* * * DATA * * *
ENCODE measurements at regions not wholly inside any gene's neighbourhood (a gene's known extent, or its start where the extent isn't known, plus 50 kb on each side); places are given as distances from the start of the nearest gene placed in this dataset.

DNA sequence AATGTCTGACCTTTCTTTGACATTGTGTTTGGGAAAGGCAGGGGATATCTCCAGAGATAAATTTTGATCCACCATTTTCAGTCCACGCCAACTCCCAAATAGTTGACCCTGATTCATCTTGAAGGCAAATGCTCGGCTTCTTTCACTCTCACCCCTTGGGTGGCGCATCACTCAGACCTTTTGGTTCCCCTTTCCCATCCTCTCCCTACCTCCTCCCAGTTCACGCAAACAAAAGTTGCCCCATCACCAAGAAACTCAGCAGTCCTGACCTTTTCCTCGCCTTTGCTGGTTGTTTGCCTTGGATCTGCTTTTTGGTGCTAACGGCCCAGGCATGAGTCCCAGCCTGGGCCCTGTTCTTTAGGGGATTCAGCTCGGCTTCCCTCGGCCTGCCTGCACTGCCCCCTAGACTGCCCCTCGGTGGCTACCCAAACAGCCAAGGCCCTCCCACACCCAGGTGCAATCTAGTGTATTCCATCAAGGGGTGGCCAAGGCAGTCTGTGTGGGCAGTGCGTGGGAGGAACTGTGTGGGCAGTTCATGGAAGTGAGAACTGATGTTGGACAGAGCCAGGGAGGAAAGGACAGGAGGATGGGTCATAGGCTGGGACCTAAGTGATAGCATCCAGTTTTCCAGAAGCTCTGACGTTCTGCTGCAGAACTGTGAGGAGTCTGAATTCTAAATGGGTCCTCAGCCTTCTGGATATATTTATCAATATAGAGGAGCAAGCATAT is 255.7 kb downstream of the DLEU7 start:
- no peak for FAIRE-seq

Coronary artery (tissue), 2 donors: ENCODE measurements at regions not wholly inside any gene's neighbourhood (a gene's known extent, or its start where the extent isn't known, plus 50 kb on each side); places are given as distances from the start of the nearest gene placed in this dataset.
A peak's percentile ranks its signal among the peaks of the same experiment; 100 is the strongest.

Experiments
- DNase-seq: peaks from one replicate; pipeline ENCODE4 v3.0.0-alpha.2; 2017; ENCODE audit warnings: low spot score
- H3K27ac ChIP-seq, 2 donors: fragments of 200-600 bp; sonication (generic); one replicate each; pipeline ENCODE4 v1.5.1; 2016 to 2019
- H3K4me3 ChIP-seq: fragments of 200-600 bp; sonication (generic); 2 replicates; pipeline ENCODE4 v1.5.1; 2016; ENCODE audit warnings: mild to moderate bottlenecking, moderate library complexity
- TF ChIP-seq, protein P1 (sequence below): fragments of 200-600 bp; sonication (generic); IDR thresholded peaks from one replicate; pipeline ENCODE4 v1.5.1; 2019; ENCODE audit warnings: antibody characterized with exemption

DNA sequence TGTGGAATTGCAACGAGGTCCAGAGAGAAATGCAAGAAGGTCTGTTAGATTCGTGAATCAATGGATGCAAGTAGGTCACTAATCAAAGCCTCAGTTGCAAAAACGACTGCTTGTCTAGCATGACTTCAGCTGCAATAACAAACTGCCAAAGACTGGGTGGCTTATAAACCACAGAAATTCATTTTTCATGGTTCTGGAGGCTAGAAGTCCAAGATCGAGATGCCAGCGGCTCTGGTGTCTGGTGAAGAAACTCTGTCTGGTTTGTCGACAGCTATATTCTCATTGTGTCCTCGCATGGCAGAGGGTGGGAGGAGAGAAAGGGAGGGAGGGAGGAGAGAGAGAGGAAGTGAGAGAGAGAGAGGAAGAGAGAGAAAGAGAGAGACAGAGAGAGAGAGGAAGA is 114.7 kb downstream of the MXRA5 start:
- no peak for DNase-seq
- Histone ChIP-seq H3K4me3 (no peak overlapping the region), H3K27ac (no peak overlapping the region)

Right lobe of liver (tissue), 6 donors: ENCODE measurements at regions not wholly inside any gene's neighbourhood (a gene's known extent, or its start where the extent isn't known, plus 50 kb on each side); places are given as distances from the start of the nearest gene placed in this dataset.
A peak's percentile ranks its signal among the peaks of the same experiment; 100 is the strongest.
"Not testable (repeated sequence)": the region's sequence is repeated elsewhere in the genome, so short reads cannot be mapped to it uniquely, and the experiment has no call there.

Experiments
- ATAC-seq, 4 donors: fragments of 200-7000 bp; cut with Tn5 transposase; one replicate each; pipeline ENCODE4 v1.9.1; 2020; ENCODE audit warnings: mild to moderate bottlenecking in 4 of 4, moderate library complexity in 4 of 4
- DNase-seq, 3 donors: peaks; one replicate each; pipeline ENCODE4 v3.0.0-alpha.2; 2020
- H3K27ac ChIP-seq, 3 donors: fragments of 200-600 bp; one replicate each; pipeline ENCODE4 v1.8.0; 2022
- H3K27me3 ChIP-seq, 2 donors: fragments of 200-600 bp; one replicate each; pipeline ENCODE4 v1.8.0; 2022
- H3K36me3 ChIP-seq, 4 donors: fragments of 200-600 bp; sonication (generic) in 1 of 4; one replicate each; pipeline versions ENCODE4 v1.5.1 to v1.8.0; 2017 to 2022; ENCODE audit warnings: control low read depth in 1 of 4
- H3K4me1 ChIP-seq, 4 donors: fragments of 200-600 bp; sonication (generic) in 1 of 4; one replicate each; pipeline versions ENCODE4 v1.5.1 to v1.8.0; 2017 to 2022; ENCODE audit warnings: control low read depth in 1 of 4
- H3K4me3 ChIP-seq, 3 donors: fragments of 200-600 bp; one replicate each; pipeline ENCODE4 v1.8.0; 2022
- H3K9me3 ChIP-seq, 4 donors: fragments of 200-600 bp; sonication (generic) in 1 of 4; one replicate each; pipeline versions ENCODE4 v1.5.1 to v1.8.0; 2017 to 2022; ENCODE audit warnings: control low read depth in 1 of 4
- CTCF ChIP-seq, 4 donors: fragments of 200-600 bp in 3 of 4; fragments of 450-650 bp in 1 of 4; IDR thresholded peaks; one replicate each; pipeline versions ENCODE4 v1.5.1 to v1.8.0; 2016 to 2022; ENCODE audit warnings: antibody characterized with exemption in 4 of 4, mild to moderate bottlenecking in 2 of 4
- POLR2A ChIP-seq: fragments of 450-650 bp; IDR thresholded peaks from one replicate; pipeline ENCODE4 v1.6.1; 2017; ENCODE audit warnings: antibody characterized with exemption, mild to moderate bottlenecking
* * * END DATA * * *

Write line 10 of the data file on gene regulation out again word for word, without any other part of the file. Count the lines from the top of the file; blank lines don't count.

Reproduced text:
- TF ChIP-seq, protein P1 (sequence below): fragments of 200-600 bp; sonication (generic); IDR thresholded peaks from one replicate; pipeline ENCODE4 v1.5.1; 2019; ENCODE audit warnings: antibody characterized with exemption